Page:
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People v. Irvin

ILLINOIS APPELLATE COURT — SECOND DISTRICT


JULY 21, 1972.

THE PEOPLE OF THE STATE OF ILLINOIS, PLAINTIFF-APPELLEE,

v.

ROBERT A. IRVIN, DEFENDANT-APPELLANT.

APPEAL from the Circuit Court of Lake County; the Hon. EUGENE T. DALY, Judge, presiding.

MR. PRESIDING JUSTICE SEIDENFELD DELIVERED THE OPINION OF THE COURT:

Robert A. Irvin, the defendant, represented by private counsel, pled guilty to driving on a suspended license. (Ill. Rev. Stat. 1969, ch. 95 1/2, par. 6-303, which provides for a minimum jail term of 7 days and a maximum of 1 year together with a fine of not more than $1,000.) The case was continued for a hearing on defendant's motion for probation. On the date set for the probation hearing defendant appeared without counsel and the court continued the matter to a new date. Defendant then appeared on March 24, 1971, again without counsel and the court sentenced him to six months in the county jail on a work-release program.

Defendant obtained new counsel who petitioned the court to vacate the judgment and grant a trial de novo or, in the alternative, a new probation hearing. The court conducted a full hearing on this petition at the close of which it denied the petition to vacate the judgment, denied the motion for probation and remanded the defendant to serve the remainder of his sentence.

The failure of the record to show that defendant was properly admonished before entering his guilty plea, is dispositive of the case.

• 1, 2 The constitutional requirement is that the plea be "intelligent and voluntary". (People v. Reeves (1971), 50 Ill.2d 28, 29.) Ill. Rev. Stat. 1969, ch. 38, pars. 113-4, 115-2, set forth the requirement that the record must show that the consequences of the plea and the maximum penalty have been explained to a defendant and that the defendant understandingly persists in his plea before acceptance. (People v. Washington (1955), 5 Ill.2d 58, 60; People v. Baxton (1957), 10 Ill.2d 295, 298.) The rule has been held to apply to misdemeanors as well as to felonies. Peoples v. Benner (1922), 224 Ill. App. 515, 518.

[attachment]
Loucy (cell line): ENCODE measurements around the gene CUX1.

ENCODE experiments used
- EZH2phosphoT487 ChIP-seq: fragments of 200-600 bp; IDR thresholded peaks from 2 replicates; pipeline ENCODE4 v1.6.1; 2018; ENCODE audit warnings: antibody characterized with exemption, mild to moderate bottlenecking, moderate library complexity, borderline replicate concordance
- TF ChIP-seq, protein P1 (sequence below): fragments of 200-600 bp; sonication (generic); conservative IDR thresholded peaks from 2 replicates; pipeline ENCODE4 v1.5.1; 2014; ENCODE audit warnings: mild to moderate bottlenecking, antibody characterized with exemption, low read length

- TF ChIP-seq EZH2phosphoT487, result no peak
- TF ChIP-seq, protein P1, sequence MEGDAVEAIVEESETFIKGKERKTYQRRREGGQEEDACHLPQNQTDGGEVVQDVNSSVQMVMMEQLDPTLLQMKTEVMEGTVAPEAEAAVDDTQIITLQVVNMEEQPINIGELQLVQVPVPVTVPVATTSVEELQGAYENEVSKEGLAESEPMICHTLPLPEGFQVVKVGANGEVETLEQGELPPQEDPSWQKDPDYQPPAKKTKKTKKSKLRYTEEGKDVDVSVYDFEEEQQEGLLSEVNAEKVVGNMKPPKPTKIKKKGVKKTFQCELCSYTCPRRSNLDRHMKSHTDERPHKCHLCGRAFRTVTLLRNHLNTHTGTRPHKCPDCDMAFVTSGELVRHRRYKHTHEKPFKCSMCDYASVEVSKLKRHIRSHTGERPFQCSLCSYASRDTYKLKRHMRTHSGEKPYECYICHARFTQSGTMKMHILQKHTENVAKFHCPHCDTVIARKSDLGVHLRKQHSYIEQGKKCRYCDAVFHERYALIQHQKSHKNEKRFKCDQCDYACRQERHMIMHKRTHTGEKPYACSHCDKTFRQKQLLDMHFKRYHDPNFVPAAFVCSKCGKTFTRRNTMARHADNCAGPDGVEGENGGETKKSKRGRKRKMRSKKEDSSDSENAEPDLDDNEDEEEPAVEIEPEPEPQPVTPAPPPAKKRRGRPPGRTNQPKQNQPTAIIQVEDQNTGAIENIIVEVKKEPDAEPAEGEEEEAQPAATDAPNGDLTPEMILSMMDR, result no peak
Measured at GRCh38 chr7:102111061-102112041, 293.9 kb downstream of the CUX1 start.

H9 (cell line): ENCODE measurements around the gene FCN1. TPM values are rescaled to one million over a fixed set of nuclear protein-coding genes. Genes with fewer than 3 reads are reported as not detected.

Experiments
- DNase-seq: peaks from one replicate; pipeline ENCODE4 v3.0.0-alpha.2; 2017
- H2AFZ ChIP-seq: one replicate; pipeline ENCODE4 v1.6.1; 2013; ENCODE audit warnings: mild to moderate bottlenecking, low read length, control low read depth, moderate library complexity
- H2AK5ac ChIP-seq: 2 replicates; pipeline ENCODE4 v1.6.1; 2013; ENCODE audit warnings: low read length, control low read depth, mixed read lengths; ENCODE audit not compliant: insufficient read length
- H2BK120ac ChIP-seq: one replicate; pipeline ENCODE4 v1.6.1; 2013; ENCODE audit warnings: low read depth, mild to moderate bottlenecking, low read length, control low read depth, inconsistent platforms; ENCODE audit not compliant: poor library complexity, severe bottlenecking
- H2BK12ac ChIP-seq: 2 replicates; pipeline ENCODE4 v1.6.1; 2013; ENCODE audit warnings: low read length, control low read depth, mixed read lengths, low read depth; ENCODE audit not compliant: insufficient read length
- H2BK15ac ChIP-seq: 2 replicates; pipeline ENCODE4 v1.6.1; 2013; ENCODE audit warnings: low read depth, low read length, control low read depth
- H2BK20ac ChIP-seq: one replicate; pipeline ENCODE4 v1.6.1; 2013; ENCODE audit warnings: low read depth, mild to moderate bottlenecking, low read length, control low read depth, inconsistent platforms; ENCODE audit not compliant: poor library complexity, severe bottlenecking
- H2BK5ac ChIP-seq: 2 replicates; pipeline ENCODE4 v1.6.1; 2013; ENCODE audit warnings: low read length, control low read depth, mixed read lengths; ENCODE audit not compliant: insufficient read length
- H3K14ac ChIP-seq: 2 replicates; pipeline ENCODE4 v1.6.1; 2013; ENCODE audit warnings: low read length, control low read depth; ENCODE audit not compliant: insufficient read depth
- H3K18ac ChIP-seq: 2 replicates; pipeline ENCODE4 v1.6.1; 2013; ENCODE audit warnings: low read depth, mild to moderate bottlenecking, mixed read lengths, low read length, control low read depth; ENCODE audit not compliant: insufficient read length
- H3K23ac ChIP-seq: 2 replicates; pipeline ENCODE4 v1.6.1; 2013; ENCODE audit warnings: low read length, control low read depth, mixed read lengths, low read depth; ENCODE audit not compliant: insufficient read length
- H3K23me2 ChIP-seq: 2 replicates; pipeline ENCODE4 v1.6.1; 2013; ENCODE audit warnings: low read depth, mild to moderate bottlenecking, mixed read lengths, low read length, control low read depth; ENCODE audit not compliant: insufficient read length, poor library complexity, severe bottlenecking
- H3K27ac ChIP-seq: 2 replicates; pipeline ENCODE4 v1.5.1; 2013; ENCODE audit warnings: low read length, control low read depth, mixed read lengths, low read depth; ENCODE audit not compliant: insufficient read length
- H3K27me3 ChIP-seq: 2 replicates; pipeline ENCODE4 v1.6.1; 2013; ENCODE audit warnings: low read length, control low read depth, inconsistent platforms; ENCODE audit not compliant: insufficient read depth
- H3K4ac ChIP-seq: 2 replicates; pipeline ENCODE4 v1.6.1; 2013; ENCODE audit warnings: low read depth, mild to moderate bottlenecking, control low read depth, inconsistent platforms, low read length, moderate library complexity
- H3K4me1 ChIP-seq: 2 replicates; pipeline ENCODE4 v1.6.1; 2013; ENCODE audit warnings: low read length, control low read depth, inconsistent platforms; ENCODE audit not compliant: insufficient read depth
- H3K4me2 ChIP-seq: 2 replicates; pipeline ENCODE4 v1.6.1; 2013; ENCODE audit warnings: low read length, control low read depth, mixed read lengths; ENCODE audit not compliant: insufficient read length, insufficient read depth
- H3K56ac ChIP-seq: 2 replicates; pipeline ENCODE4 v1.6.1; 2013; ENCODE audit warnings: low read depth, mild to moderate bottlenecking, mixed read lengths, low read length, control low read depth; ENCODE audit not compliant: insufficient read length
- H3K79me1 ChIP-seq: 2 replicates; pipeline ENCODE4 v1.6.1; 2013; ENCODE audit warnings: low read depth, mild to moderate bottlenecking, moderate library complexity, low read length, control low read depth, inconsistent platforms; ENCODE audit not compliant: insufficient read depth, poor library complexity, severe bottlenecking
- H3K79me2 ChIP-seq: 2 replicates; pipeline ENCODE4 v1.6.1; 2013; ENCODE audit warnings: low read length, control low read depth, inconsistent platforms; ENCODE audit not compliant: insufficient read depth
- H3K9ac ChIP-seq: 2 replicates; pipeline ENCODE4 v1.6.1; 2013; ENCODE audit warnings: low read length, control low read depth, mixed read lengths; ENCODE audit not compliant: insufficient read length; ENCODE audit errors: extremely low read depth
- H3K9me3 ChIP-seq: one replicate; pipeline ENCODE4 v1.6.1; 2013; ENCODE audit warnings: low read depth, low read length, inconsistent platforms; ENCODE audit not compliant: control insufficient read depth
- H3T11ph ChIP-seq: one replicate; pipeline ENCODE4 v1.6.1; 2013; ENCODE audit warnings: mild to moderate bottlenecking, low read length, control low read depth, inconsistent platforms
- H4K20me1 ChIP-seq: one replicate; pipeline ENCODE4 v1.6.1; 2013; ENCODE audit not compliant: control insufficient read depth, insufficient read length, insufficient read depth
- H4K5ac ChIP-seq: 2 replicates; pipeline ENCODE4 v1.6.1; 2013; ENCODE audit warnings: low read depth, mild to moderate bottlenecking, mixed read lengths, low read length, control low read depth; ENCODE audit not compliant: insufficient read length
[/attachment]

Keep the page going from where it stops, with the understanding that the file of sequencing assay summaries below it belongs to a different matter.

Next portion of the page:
• 3, 4 There is no stenographic transcript of any of the proceedings in the then Magistrate Division of the Circuit Court except those held on April 30th in connection with defendant's petition to vacate. The common law record recites that defendant's plea of guilty was taken and adjudged on February 11, 1971. The clerk's entry on that date contains no recital that defendant was admonished. The presumption is that the common law record imports verity unless contradicted by other facts in the record. (People v. Williams (1963), 27 Ill.2d 327, 329.) There is a contradiction here in that the docket entry under a date of March 24, 1971, also shows a plea of guilty by defendant on that date, with the further recital, "Defendant admonished of his rights". However, it is clear from the record before us that the March 24th hearing was one on the motion of defendant for probation and not a taking of his plea.

The judgment below is vacated and the cause remanded to the trial court for arraignment.

Reversed and remanded.

ABRAHAMSON and T. MORAN, JJ., concur.

19720721

© 2002 VersusLaw Inc.



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